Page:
Today we took a trip to Erie, Pennsylvania. It’s about a ninety-minute ride from our home. My wife loves shopping. She reminds me of the Sioux practice of counting coup. I think she gets more joy out of touching clothes racks than the actual purchase. Luckily for me there were a couple of bookstores nearby and I visited both of them. Bookstores are near religious experiences for me. I love to wander the aisles, look at new books and in Borders and Barnes & Noble there are places to sit with cup of coffee or hot chocolate and read a book before you buy it. Today I got a couple of books. One of them is Wikinomics-How Mass Collaboration Changes Everything and the other is The Seven Spiritual Laws of Success by Deepak Chopra. I’ve already nearly fifty pages of Wikinomics. I’ve been reading Wikinomics feed for a couple of months. The book is similar, but there is information in the book that I hadn’t read in the RSS feeds from the site.

As I walked around the bookstores I spotted a whole section devoted to getting published. That’s really information for the pre-wiki and blogger era. I’m published already. I don’t know how many people would pay to read what I have to say or write, but the fact is in this era of push button publishing on the web I’ve already achieved some of what is in those books. That section of the bookstore is really dated information. Thanks to WordPress, Typepad, Blogger and others we who blog are published already.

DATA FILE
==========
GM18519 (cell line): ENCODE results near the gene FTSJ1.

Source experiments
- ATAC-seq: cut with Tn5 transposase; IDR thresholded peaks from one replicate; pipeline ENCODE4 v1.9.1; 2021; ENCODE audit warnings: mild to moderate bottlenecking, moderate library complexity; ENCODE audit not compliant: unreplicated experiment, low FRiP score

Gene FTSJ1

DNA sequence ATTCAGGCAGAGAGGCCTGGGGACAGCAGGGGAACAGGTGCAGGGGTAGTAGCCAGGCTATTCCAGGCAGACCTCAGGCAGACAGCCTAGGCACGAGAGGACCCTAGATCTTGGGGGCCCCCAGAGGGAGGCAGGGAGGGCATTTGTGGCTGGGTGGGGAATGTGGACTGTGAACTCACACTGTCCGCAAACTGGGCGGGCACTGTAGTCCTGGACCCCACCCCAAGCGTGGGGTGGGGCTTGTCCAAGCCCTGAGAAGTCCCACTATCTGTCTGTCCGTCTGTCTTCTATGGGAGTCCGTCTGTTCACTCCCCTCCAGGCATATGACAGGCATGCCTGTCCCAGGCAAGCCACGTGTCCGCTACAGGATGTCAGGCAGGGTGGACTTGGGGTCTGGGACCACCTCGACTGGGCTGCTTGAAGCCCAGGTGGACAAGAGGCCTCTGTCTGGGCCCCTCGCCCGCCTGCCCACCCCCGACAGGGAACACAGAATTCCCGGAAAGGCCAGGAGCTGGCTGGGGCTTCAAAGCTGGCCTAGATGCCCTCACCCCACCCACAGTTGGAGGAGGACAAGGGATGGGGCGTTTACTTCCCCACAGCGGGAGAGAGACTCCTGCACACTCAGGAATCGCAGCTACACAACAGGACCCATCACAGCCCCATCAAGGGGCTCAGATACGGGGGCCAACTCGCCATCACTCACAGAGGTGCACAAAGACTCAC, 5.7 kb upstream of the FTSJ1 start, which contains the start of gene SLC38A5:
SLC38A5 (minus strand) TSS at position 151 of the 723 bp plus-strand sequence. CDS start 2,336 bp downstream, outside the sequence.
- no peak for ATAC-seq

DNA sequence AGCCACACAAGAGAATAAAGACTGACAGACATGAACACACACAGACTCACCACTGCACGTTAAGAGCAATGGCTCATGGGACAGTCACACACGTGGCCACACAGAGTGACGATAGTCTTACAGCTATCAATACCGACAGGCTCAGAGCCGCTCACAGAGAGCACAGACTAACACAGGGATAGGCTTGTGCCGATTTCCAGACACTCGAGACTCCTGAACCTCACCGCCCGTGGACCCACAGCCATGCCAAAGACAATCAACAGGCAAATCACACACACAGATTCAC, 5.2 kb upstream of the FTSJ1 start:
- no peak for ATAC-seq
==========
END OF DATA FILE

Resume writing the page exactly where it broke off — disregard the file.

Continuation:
Critics of the blogosphere claim the vast new wilderness of voices adds more noise to an overly saturated media environment. With over 50 million blogs, 1.5 million blog posts daily, and a new blog created every second, you’d think they might have a point. But ultimately their critique is trite–Wikinomics-How Mass Collaboration Changes Everything, p. 40